By Deacon Kyle Eller
The Northern Cross
It was not the glorious fall evening of last year’s event, but the rain that according to forecasts earlier in the day had seemed all but certain never materialized, as more than 1,000 people turned out to the Cathedral of Our Lady of the Rosary to hear Ike Ndolo and Luke Spehar at the second annual Built Upon a Rock Fest.
|A young music fan at Built Upon a Rock sat near the front row listening to Luke Spehar, holding a guitar of his own. (Deacon Kyle Eller / The Northern Cross)|
“God was merciful with the weather, as I knew he would be,” said Marie Mullen, the originator of the free Catholic rock concert. “No rain. It was overcast and a little chilly, which may have prevented some people from coming out. But with over 1,000 in attendance, we were happy with the turnout.”
Luke Spehar and his band, from the Twin Cities, opened the concert with a modern folk style. The headline act, Ike Ndolo, played a more electronic set drawing from his new album that was due to be released two days after the concert.
Both spoke about their families and their faith.
As always with the festival, emceed by Father Ryan Moravitz and Father Richard Kunst, it was about more than music — it was more like a family get-together centered on the faith. That was evident in the new portable confessionals on the grounds this year, which got a lot of use.
“[T]he most joyful experience of the evening for me was when I discovered there was a continuous line for confession for two hours,” Mullen said. “It brought tears to my eyes.”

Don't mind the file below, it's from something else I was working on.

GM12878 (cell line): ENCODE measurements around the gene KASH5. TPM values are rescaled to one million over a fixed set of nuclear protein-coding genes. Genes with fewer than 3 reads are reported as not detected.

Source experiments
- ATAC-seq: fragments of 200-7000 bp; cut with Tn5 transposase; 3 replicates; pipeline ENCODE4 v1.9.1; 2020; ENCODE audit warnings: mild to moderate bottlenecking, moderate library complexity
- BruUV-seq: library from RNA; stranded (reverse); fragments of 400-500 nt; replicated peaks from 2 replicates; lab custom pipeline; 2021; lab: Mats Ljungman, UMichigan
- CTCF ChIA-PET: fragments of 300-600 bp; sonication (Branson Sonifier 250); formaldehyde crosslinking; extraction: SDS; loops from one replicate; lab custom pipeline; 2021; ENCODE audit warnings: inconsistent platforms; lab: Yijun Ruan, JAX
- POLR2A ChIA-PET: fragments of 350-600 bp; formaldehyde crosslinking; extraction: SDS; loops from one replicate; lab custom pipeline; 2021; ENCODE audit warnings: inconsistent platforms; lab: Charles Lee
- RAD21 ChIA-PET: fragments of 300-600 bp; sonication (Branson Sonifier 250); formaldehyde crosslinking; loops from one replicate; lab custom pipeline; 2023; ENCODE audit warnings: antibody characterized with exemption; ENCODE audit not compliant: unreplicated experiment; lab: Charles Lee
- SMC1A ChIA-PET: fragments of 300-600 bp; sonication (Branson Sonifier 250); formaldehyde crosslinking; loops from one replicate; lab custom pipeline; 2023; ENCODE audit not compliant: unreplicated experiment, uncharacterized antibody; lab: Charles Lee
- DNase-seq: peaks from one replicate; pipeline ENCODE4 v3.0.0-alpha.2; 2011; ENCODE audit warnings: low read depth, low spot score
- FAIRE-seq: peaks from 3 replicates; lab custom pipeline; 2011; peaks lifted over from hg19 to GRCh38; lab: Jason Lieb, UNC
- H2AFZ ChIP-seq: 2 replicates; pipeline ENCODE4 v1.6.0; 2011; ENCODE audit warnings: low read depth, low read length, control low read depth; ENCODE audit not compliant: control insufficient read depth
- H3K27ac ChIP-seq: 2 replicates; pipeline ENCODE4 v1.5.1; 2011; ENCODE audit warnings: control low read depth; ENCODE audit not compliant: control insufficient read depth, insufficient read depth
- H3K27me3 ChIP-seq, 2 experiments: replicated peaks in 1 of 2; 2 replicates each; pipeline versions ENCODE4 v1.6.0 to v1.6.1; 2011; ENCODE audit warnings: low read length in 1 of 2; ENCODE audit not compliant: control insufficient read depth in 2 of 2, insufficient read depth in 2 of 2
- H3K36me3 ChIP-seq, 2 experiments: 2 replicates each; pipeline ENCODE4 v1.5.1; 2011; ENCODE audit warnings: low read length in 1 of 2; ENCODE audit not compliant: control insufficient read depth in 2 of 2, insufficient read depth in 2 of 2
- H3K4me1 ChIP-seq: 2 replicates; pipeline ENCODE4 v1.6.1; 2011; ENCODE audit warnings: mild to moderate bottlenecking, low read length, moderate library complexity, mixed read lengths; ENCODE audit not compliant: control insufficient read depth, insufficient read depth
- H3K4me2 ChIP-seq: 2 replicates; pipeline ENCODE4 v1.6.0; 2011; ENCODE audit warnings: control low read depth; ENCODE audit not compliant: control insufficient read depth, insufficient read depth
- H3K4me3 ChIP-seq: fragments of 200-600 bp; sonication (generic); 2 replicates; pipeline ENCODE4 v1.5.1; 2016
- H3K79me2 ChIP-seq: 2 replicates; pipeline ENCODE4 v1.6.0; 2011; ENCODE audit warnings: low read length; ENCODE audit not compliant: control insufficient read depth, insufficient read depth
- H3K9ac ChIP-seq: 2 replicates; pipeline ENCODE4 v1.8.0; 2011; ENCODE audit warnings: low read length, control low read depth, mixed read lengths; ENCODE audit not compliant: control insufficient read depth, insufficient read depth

Mullen said the fans enjoyed the performances and the bands enjoyed “our Minnesota hospitality” and were impressed with the event and venue.
“Also, we didn’t go through many ear plugs this year, which is a sign that the sound level was better for people,” she said.
Another fun new highlight was a T-shirt gun, which saw various dignitaries blasting T-shirt from the stage across the field to the waiting arms of music fans young and old.
The event continues to offer free food, and with the new setup this year, things went much smoother, Mullen said. The move to a Saturday night event seemed to be a better fit for most people. And Mullen said next year, the plan is for Mass at the Cathedral to start an hour earlier, easing travel considerations still further for those who might be coming from a distance and making the event easier on families with young children.
“To minimize waste from the event, we’ll be moving towards using all recyclable materials next year,” she added. “Also, we’ll be offering water from a dispenser, rather than bottles.”
Behind the scenes, it sounds like things went smoothly. “God pulled the perfect people together for jobs that they were naturally gifted at,” Mullen said. “It was really providential how it all came together.”
We’ll keep you posted as next year’s event comes into focus.